More than half of Canadians with disabilities who participated in a crowdsourced survey are struggling to make ends meet because of the financial fallout of the COVID-19 crisis, a new report suggests.
Statistics Canada published findings on Thursday gathered from approximately 13,000 Canadians with long-term conditions or disabilities who voluntarily filled out an online questionnaire between June 3 and July 23.
Unlike most of the agency’s studies, the survey wasn’t randomly sampled and therefore isn’t statistically representative of the Canadian population.
The responses indicate the pandemic has affected the ability of 61 per cent of participants age 15 to 64 to fulfil at least one financial obligation or essential need, including housing payments, basic utilities and prescription medication.
Forty-four per cent of respondents reported concerns about paying for groceries, while 40 per cent were worried about the costs of personal protective equipment.
Nearly one-third of participants said their overall household income has declined since lockdown began. More than half of this group reported losses greater than $1,000 a month.
Of those who were employed prior to the pandemic, 36 per cent said they were laid off or saw their hours cut.
Almost half of participants said they’ve relied solely on non-employment income in the months since the outbreak hit. The most common sources were disability assistance and pandemic-related income supports such as the Canada Emergency Response Benefit.
Michael Prince, a professor of social policy at the University of Victoria, said the survey only begins to “scratch the surface” of the potential long-term financial repercussions of the pandemic for people with disabilities.
He noted that the survey found young people were more likely to likely to have seen employment changes than other age groups, possibly permanently severing their ties to the workforce.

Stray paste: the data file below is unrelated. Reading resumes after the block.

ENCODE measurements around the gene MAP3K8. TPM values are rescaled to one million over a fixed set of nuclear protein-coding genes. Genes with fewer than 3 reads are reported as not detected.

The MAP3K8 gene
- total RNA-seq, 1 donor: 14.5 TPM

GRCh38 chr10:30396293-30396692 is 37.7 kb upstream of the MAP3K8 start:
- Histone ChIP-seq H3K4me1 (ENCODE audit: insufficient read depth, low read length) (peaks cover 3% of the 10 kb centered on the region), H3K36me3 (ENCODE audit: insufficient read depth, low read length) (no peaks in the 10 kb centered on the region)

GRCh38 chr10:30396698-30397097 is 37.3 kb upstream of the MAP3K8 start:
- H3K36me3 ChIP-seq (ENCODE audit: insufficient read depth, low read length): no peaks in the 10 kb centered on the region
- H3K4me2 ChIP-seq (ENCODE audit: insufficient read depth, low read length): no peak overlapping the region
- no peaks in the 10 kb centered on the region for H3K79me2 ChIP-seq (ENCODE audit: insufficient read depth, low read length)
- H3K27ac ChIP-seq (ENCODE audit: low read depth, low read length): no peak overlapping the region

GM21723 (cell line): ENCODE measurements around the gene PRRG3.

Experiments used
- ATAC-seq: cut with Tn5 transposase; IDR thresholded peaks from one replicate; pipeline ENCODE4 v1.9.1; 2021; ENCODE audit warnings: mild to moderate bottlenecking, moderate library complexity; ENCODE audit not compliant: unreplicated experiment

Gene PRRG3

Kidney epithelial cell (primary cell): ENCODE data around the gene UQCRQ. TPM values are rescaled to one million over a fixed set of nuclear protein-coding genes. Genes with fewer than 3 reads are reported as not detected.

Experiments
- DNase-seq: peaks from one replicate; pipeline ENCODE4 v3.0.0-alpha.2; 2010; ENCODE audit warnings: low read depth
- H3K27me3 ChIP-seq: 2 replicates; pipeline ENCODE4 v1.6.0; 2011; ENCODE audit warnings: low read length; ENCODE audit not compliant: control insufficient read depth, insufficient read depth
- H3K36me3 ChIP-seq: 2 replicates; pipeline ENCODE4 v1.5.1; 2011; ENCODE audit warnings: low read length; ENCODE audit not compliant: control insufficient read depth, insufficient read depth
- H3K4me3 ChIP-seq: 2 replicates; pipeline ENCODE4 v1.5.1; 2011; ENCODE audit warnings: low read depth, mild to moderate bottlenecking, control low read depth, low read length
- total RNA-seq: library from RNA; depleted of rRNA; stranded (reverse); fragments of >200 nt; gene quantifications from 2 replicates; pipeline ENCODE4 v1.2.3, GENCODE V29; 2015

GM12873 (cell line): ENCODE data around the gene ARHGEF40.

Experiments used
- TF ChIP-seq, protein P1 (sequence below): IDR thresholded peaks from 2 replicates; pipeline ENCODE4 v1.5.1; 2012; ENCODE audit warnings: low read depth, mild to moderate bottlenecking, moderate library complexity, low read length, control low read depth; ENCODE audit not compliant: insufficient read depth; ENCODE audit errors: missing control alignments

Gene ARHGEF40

“There’s some concern that people with disabilities may be some of the last rehired,” Prince said.
A 2017 study by Statistics Canada found that people with disabilities were more likely to live below the poverty line, and those who are employed tend to earn less than their counterparts without disabilities.
The authors of Thursday’s report raised concerns that financial losses linked to the pandemic could put many people with disabilities in an even more vulnerable position.
Earlier this week, the parliamentary budget office reported that Ottawa is spending $792 million on a one-time payment of up to $600 to help 1.67 million people with disabilities.
Kyle Vose, agency co-chair of the ODSP Action Coalition, noted that many Canadians with disabilities don’t qualify for the payment, and for those that do, the sum is a pittance compared to the extra costs linked to COVID-19.
“We’re people with disabilities, so we’re used to not getting anything,” Vose said. “We’re just hoping for something.”
Before the pandemic, Vose said, lots of people on the Ontario Disability Support Program were barely scraping by.
Now, Vose said, many are “falling through the cracks” as the prices of essentials such as food, medication and transportation have gone up, and services to support low-income people have been cut back.
Most Canadians are struggling during the pandemic, he said, but for people with disabilities, those burdens are often compounded by accessibility issues that can make meeting basic needs more difficult, and often, more expensive.
“There’s got to be some sort of understanding here, and there doesn’t seem to ever be that understanding.”
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